Judging by the literature there seems to be little question that these types of extreme imagery do have an influence on those who view them. Studies of the effects of pornography have been particularly intensive, perhaps indicating the contemporary moral panic which often sees feature films with brief and mild sexual content given far more stringent ratings than those containing graphic violence throughout. The findings of these studies however are by no means consistent or uncontested, and research of the papers themselves suggests many come loaded with a definite prior agenda to prove or disprove the thesis the pornographic imagery is harmful. To pick out a few experiments. In 1986 Neil Malamuth conducted a study to determine the relationship between pornography and male violence towards women. His conclusion was that pornography had the capacity to exacerbate existing tendencies towards violence, but that it was not directly a cause. Ethical issues with exposing people to potentially harmful images make such experiments harder to conduct today, and as the piece above outlines much contemporary research into the effects of pornography rely on correlating a person’s self-reported use of such material with their view of relationships and the opposite sex, an approach which makes it difficult to draw definitive conclusions or to identify other factors in a person’s makeup which could contribute both to a predisposition for viewing pornography and to difficulties relating to others. And yet there is also the question of whether the two issues we are discussing remain for some people largely separate worlds. Michel Foucault, who was active in San Francisco’s gay sado-maschism community, always resisted suggestions that these activities bore any relation to his philosophical writings on sexuality, power, and control. Whether this was a rare moment of naievity on his part, or whether sex can be ring fenced from a person’s intellectual life in the way seemed to suggest to his interviewers, is another question in itself.
Studies of violent propaganda imagery are harder to come by, with most instead focusing on the impact of direct exposure to violence at key stages in person’s life, rather than violence mediated through photographs. In 1961 Albert Bandura experimented with the effects of witnessing violence by exposing children to the sight of an adult punching a doll. When left alone with the doll many of the children repeated the same behaviour. His contested conclusion was that when confronted by violent behaviour we are more likely to copy it than to find it cathartic. Many of the attempts to engage specifically with the effects of violent photographic imagery have been philosophical rather than scientific, the topic a cornerstone of contemporary photographic theory from Susan Sontag’s much discussed 1977 book On Photography to more contemporary examples like Susie Linfield’s measured 2010 study The Cruel Radiance. There are exceptions to this trend though. A controversial study published in 2015 suggested that social media users could develop symptoms of post-traumatic stress disorder from the images of suffering, much of it violent propaganda, which regular circulates on these channels. This ‘vicarious trauma’ might not be as severe as trauma acquired from direct experience, but it suggests a powerful capacity for images to impact on those who view them, effects which might last long after exposure. Other studies have suggested it might not always be the default to identify with the victim of violence captured in a photograph, and that some people naturally identify far more readily with the aggressor.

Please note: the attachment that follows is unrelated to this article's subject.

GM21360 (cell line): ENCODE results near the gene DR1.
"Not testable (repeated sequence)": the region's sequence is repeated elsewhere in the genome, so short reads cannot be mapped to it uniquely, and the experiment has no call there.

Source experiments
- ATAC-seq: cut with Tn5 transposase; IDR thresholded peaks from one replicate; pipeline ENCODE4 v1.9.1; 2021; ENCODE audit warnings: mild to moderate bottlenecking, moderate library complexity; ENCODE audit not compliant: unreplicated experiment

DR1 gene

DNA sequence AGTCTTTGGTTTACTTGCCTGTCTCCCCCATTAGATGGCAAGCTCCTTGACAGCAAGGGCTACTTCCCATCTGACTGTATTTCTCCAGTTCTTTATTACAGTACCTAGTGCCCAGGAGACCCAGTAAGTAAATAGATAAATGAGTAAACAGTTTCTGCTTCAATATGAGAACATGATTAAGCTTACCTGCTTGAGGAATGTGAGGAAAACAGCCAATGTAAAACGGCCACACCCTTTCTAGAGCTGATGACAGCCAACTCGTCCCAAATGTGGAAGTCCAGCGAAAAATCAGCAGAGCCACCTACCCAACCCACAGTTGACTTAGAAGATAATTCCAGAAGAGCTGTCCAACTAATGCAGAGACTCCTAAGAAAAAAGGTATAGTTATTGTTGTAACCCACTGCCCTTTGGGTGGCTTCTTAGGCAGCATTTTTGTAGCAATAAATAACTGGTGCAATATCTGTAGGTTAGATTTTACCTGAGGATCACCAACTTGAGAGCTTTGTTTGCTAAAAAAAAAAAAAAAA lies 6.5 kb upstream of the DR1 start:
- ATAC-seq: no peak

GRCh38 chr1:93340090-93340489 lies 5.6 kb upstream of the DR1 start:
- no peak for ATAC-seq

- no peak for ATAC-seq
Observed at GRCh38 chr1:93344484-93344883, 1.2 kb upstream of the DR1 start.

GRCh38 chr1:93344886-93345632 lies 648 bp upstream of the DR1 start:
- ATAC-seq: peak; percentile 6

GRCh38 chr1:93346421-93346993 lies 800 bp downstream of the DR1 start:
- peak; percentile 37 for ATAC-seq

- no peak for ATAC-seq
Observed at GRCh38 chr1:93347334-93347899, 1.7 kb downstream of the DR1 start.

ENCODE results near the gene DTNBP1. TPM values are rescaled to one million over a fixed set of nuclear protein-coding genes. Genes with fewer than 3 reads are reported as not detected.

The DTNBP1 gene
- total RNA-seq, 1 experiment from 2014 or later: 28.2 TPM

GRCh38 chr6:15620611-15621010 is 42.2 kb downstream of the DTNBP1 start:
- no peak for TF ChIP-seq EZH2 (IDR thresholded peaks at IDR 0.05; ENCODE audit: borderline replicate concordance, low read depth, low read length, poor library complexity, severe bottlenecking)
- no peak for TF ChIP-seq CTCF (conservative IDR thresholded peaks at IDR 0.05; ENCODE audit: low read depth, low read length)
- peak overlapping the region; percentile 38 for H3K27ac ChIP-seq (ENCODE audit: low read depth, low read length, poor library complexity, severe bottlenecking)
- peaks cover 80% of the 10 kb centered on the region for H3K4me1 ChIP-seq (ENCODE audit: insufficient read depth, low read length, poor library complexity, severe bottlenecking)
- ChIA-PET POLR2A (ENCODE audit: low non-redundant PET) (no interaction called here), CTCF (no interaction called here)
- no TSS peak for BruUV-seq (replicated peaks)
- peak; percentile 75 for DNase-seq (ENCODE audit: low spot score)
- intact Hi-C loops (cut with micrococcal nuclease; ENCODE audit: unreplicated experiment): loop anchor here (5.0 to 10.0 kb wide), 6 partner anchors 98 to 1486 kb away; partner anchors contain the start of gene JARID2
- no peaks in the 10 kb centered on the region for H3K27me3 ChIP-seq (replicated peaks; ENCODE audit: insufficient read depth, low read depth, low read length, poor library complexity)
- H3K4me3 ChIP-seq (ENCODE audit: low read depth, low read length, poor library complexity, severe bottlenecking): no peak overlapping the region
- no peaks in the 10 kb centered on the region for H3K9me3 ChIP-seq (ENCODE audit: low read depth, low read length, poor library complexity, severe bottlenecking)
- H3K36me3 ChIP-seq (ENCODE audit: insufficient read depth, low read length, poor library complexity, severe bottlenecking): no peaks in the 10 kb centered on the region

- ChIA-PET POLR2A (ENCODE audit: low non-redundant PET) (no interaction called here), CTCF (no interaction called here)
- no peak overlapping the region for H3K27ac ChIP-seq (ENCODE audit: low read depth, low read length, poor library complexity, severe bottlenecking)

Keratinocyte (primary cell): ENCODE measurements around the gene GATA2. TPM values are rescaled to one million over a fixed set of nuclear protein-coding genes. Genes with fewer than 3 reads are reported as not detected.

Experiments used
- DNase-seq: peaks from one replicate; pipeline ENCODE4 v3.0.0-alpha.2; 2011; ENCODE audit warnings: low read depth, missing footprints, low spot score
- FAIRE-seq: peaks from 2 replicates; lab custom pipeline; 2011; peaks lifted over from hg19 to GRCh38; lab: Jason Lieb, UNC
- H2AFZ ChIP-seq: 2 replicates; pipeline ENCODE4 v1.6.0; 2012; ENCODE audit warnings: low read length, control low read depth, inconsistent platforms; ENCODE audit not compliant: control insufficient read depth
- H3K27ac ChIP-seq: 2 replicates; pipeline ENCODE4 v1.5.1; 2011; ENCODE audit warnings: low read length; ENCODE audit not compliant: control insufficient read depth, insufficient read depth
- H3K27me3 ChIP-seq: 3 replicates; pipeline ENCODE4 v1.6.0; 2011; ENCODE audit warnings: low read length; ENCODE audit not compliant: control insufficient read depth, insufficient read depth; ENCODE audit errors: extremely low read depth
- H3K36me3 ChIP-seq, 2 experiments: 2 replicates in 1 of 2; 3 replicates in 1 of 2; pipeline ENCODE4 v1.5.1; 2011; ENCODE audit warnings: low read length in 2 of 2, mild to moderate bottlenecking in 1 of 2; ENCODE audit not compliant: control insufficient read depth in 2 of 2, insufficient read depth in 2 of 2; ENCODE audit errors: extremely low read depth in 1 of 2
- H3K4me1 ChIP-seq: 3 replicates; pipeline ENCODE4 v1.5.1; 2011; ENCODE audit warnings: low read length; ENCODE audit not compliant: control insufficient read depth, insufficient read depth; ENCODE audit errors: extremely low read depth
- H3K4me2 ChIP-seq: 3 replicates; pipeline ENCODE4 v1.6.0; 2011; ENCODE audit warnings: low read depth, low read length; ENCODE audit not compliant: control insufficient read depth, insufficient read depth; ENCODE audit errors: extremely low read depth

Conclusions remain far easy to draw, but while the research often suggests different interpretations there is a common thread of acknowledgment that photographs do have an altering effect on those who look at them. This effect which in turn would often seem to alter their course and conduct through the world, whether in shaping a person’s relationships with others, or in the way they respond to subsequent violent imagery. It is interesting to note that far more intellectual energy has been dedicated to testing the destructive consequences of viewing imagery than considering the possibly galvanising effects, but it would seem to follow logically that this is a binary in which one consequence must exist alongside the other. It might also be worth noting that the two categories are not necessarily so exclusive as they at first seem, a fact hinted at by the conclusions of researchers who suggested that some people will identify with victims, and others with perpetrators. With this in mind these two categories start to collapse, and imagery which when viewed by some viewers in certain contexts is traumatic, violent and unpleasant, might in a different place, to a different viewer, be animating, even inspiring. The disparate responses to ISIS execution videos would seem to be an example of this, and it goes without saying that in terms of pornography what one person finds arousing another will find bizzare or even repulsive. With this in mind how can one begin to proscribe imagery on the basis of protecting a viewer, when the effect on the viewer is unpredictable until the moment of exposure? The banning of certain types of imagery in the belief that doing so protects the public, might be a modern day iconoclasm, a practice ISIS might teach us a thing or two, if our own history didn’t suggest we are already well versed in it.